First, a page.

A city girl with no thought of a rural life, Imen McDonnell was happily building a career in television production in the US. Love changed her path, though. She married Irish farmer Richard, and found herself making her life as part of a multi generational farm family in rural County Limerick, Ireland.
Ireland was, she found, a place where life was both familiar and strange. To make her way in this new situation she turned to the kitchen, and writing about her adventures in adjusting to Irish farm life.
“I must confess, it took me a long time to get used to rural living,” she writes. Used to catered meals on production shoots and a range of restaurant cuisines available in cities at leisure time, she remarks that she never thought much about the sources of the food she enjoyed. Life on an Irish dairy farm changed that. The nearest supermarket, for one thing, was a forty five minute drive from the farm.
“It became quite clear that I had to teach myself how to cook and grow whole, healthy, interesting foods on our farm. My new family’s pastures were rich with dairy cows, clutches of chickens, heaps of hedgegrows, and superb soil to start a bountiful kitchen garden. As plausible as that notion was, the actual learning and doing seemed daunting an laborious.
“However, I saw how this could be my contribution to the family farm,” McDonnell continues, “carving out my own unique niche, and this notion brought me joy.” She dug in — in more ways than one — taking an organic growing class and tilling a plot for her garden, where she planted heirloom seeds as well as vegetables not often found in Ireland. She began a blog, in part as a creative outlet while she was at home alone with a toddler, in part to connect with other farm women, and in part to help her adjust to the changes life was presenting. She was on her way… although that might not have been immediately apparent to her.
One of the results of all this is The Farmette Cookbook. The subtitle of the book is Recipes and Adventures from My Life on an Irish Farm. It delivers well on both. Imen McDonnell clearly has a lively sense of humor, and, perhaps carrying over skills she honed in her days in television production, she knows how to tell stories through both word and image.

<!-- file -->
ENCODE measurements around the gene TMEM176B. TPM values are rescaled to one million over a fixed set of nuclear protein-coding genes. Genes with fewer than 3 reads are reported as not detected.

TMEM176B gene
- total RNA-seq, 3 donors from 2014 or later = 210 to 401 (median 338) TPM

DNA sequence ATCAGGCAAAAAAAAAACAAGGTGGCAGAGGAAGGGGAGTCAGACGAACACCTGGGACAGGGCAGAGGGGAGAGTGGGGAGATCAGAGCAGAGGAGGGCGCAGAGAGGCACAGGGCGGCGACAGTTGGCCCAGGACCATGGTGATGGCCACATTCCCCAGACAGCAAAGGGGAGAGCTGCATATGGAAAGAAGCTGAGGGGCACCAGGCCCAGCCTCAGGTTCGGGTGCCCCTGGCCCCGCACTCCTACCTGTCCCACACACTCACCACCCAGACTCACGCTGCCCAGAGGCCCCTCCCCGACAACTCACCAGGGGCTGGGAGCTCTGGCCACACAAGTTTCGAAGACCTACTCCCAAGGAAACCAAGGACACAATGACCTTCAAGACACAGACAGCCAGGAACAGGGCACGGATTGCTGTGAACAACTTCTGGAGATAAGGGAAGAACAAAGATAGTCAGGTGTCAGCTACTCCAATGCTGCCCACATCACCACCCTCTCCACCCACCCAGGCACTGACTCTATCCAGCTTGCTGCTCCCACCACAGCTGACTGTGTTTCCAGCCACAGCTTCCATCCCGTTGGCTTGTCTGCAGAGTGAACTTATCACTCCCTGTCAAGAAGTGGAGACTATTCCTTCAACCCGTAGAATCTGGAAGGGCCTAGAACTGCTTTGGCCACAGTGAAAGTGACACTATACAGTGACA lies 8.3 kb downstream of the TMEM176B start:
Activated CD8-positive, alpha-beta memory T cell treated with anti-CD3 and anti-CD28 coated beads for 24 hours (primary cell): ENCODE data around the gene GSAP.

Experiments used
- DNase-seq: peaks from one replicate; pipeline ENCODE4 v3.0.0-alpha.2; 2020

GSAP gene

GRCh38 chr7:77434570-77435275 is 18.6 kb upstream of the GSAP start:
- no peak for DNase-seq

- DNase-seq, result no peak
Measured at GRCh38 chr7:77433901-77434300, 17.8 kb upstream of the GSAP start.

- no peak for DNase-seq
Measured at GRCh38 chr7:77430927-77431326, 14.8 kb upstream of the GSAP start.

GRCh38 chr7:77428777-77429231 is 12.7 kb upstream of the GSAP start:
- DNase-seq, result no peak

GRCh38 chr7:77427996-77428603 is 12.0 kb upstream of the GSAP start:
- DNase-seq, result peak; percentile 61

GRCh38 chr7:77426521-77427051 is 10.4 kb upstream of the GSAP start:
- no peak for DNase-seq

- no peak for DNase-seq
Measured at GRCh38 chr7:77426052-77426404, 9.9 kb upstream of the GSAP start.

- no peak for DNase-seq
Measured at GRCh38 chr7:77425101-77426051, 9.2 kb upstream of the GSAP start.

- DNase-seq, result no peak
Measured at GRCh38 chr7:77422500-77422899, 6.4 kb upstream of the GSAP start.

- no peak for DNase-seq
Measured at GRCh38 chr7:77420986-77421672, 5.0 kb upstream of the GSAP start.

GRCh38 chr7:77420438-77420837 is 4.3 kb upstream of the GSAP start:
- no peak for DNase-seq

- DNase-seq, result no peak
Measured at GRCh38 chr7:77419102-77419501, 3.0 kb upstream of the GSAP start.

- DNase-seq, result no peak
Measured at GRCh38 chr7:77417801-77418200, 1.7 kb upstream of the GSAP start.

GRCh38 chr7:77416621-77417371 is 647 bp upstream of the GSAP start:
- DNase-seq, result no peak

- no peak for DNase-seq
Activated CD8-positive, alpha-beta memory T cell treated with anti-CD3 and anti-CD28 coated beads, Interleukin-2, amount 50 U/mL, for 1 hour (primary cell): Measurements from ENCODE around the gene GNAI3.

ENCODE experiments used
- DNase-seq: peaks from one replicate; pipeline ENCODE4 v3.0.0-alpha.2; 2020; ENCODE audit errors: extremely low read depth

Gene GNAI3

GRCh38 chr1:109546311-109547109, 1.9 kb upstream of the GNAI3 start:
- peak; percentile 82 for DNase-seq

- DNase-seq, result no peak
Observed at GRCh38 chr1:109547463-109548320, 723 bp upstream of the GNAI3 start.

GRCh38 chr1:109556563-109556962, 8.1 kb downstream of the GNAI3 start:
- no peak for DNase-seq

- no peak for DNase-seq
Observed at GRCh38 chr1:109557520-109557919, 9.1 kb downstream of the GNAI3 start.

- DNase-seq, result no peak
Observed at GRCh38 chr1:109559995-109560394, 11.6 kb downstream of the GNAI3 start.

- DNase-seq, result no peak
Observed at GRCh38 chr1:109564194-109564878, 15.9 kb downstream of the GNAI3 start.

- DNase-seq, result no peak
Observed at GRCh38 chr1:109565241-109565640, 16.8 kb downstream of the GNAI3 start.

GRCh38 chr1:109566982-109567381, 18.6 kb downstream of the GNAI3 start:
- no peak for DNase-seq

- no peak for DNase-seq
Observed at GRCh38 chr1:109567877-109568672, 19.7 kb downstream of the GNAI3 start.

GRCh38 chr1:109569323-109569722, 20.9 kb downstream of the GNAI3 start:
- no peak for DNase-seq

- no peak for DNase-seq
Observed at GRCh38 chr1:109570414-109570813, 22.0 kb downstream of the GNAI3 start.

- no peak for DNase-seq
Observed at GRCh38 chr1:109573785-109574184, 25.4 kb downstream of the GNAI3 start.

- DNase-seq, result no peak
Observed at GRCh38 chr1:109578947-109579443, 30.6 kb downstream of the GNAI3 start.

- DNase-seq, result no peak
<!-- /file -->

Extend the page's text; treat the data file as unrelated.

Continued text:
Her audience, McDonnell thinks, will be people in Ireland who’ll chuckle at her struggles and discoveries, and people in America and elsewhere who might be armchair travelers imagining themselves living on a farm in Ireland.
Both audiences will find much to enjoy. The Farmette Cookbook is structured in a dozen chapters, with topics including traditional dairy skills, country kids, potatoes, recipes featuring herbs and flower foraged in the wild, food from the sea, and country suppers. The headnotes for the recipes — and other sections, such as information about those dairy skills, background on Irish faeries, and the story of how McDonnell’s father-in-law set her straight on corned beef and cabbage — are told in an informal, engaging manner.
You’ll find recipes for foods you may know, such as scones, blackcurrant jam, apple cider, and standing rib roast of beef. You might find ideas for dishes that seem somewhat familiar — tea brack, for instance, bangers and mash, a soup flavored with dulse. There are also several recipes in which McDonnell takes inspiration from her late mother-in-law — a potato stuffing for poultry for instance, and Peggy’s Apple Tart –who made her feel welcome and set her an example of how to be at ease in an Irish farm kitchen. Each of these and dozens more are recipes family and time tested by McDonnell on the farm, as are her own creations that take off in new directions. Saint Patrick’s Day Bacon and Cabbage Potstickers, anyone? How about Sweet Farmer Cheese Danish with Elderflower Glaze?
You may keep up with McDonnell at her website farmette.ie. She has, among other things, begun to put on workshops in collaboration with food photographers in a series called Lens and Larder.
Interested in more good stories told through the perspective of the kitchen? You may like to read about the book Country Cooking of Ireland, where chefs from across the island share their recipes and stories, and Sharing Food, Sharing Stories, which features three books sharing recipes and stories from Syria, Spain, and the American midwest.
…and really, I cannot write about Ireland without sharing some of the music with you. To go along as you explore Irish farm cooking, take a listen to the artists mentioned in Ireland in Music: Four Voices.
Photograph of Imen McDonnell courtesy of the author.
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